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How to Trim Your Cat's Nails
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How to Trim Your Cat's Nails

Amelia, Critter Culture Staff
Updated Sep 18, 2020

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While cats take care of most of their basic grooming needs themselves, cat owners have the responsibility of clipping their feline's nails. This is important for many reasons, including preventing damage to your furniture and yourself. Many naturally shy away from restraining their cat and getting on the wrong side of their claws. However, nail trimming doesn’t have to be stressful if it is done in the right way.

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1

Begin at an early age

close up of a man's hand holding a cats paw michellegibson / Getty Images

Kittens are much less likely to object to having their paws handled than adult cats, so get your cat used to their paws being touched at as young an age as possible.

Begin by holding their paw in your open palm before gradually moving on to gently massaging it. When your cat is comfortable with that, apply gentle pressure to each of the toes in turn so that the nails are exposed. Once you're able to do this, you can then introduce the clippers.

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Choose the right moment

A relaxed cat will be easier to handle. Rawpixel / Getty Images

Picking a good time to trim your cat’s nails makes all the difference. A happy, relaxed, and sleepy kitty will be more comfortable with it than one who is stressed, distracted, or wired from an energetic play session.

It's also not necessary to clip all claws at the same time. When you are still getting your cat used to having it done, it may only be possible to do one or two before your cat gets agitated. Let them calm down before trying again.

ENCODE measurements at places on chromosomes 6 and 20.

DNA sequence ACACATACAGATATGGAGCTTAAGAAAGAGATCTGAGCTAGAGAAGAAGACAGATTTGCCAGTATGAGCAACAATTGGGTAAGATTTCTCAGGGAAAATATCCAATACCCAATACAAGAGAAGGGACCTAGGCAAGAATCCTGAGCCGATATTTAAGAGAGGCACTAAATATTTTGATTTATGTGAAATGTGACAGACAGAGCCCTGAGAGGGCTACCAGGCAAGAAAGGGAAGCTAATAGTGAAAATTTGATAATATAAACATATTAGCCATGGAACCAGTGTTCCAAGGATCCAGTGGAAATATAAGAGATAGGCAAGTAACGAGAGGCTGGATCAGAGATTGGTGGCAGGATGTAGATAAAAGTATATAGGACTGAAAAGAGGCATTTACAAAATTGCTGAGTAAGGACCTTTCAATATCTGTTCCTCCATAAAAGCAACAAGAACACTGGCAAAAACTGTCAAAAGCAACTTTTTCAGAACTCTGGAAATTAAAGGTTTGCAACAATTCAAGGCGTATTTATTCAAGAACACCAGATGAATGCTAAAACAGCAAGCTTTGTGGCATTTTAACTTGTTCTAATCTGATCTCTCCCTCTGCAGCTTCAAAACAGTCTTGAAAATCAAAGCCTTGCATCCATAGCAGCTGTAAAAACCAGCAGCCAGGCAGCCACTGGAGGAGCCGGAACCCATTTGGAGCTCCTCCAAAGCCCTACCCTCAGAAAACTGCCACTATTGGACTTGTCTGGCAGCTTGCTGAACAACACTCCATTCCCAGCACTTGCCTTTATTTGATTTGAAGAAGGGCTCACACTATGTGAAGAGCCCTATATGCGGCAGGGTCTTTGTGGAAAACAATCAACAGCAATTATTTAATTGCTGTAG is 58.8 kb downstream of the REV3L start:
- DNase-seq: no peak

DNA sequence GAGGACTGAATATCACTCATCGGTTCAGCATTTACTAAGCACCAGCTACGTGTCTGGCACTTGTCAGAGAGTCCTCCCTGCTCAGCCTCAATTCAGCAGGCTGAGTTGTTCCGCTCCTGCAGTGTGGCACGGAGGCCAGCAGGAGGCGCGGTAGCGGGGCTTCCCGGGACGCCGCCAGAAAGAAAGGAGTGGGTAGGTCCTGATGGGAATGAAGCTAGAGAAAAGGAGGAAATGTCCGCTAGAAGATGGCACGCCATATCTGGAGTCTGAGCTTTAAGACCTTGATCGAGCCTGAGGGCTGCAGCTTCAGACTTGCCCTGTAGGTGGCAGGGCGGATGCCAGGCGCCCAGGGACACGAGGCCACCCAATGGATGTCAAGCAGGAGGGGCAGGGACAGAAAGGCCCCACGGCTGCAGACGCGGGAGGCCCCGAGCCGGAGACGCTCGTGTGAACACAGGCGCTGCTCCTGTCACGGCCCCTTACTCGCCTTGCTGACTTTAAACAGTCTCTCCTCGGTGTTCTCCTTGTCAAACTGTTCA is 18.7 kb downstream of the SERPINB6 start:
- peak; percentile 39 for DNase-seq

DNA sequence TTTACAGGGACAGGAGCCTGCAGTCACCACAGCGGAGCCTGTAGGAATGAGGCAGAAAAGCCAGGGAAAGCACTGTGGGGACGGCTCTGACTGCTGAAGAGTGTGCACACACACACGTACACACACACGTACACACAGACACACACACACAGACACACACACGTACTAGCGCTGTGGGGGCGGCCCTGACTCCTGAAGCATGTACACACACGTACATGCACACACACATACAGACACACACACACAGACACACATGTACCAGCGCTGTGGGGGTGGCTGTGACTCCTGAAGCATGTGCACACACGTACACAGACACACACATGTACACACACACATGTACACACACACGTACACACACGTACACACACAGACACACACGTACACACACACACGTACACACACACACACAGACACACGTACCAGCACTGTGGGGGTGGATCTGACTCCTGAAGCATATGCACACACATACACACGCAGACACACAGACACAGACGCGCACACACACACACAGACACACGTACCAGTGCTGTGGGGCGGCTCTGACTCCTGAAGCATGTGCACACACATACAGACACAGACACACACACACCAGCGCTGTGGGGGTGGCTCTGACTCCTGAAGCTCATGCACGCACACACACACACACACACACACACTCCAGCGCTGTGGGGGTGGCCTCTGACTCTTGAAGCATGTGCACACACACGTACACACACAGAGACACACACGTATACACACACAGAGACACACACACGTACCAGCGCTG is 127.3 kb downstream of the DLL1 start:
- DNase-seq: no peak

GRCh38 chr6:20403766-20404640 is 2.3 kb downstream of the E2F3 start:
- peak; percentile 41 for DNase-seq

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Have the right tools to hand

Female veterinarian cutting young Maine Coon cats nails. DjelicS / Getty Images

The right equipment can make your life much easier. Whichever clippers you opt for, ensure that they are sharp. Blunt clippers are much more difficult to use and could damage your cat’s nails. It’s also good to have things like cotton balls within easy reach in case your cat’s claw does start to bleed. Styptic pencils are useful as they help to constrict blood vessels and quickly stop any bleeding.

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Prepare your cat

Your cat needs to be comfortable but in a position when you can reach each of their paws. Zoran_Photo / Getty Images

If your cat is comfortable with having their nails clipped, they will likely be happy to sit on your lap. Having them on their back either facing away from or towards you allows for easy access to each paw.

When your cat is less certain or a bit of a wriggler, the best thing to do is wrap them in a towel. This helps to keep them still and calm. Enlisting the help of a friend is another option. One of you can distract kitty while the other does the trimming.

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Don’t cut too much

Cut the very tip of the claw. Remains / Getty Images